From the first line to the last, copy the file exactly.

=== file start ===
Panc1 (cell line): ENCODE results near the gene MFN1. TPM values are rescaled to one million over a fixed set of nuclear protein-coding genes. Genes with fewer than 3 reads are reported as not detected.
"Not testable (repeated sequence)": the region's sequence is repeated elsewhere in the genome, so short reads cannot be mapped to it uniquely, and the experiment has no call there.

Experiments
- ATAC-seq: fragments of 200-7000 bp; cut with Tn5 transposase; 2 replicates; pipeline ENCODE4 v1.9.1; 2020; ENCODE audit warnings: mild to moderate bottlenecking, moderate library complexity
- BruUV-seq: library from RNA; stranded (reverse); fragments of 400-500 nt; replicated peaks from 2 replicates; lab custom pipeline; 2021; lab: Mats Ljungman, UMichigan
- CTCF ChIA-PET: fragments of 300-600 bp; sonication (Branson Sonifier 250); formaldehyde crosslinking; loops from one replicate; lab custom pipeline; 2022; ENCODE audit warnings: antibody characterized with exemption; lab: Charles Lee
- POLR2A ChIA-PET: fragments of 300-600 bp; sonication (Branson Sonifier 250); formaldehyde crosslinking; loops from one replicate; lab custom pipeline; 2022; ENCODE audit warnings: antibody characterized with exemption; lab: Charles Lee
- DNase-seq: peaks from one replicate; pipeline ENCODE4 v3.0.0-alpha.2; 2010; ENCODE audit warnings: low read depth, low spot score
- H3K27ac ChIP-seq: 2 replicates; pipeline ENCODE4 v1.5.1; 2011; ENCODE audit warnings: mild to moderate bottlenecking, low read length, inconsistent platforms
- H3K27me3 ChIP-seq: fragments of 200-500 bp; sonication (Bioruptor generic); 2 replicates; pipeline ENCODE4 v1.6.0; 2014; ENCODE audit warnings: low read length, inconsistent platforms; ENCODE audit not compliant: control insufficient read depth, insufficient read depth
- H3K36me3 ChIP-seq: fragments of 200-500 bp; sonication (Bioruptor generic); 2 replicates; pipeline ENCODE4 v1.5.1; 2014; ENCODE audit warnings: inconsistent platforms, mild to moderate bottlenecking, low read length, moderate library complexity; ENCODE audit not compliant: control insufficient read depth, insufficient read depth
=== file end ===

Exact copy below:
Panc1 (cell line): ENCODE results near the gene MFN1. TPM values are rescaled to one million over a fixed set of nuclear protein-coding genes. Genes with fewer than 3 reads are reported as not detected.
"Not testable (repeated sequence)": the region's sequence is repeated elsewhere in the genome, so short reads cannot be mapped to it uniquely, and the experiment has no call there.

Experiments
- ATAC-seq: fragments of 200-7000 bp; cut with Tn5 transposase; 2 replicates; pipeline ENCODE4 v1.9.1; 2020; ENCODE audit warnings: mild to moderate bottlenecking, moderate library complexity
- BruUV-seq: library from RNA; stranded (reverse); fragments of 400-500 nt; replicated peaks from 2 replicates; lab custom pipeline; 2021; lab: Mats Ljungman, UMichigan
- CTCF ChIA-PET: fragments of 300-600 bp; sonication (Branson Sonifier 250); formaldehyde crosslinking; loops from one replicate; lab custom pipeline; 2022; ENCODE audit warnings: antibody characterized with exemption; lab: Charles Lee
- POLR2A ChIA-PET: fragments of 300-600 bp; sonication (Branson Sonifier 250); formaldehyde crosslinking; loops from one replicate; lab custom pipeline; 2022; ENCODE audit warnings: antibody characterized with exemption; lab: Charles Lee
- DNase-seq: peaks from one replicate; pipeline ENCODE4 v3.0.0-alpha.2; 2010; ENCODE audit warnings: low read depth, low spot score
- H3K27ac ChIP-seq: 2 replicates; pipeline ENCODE4 v1.5.1; 2011; ENCODE audit warnings: mild to moderate bottlenecking, low read length, inconsistent platforms
- H3K27me3 ChIP-seq: fragments of 200-500 bp; sonication (Bioruptor generic); 2 replicates; pipeline ENCODE4 v1.6.0; 2014; ENCODE audit warnings: low read length, inconsistent platforms; ENCODE audit not compliant: control insufficient read depth, insufficient read depth
- H3K36me3 ChIP-seq: fragments of 200-500 bp; sonication (Bioruptor generic); 2 replicates; pipeline ENCODE4 v1.5.1; 2014; ENCODE audit warnings: inconsistent platforms, mild to moderate bottlenecking, low read length, moderate library complexity; ENCODE audit not compliant: control insufficient read depth, insufficient read depth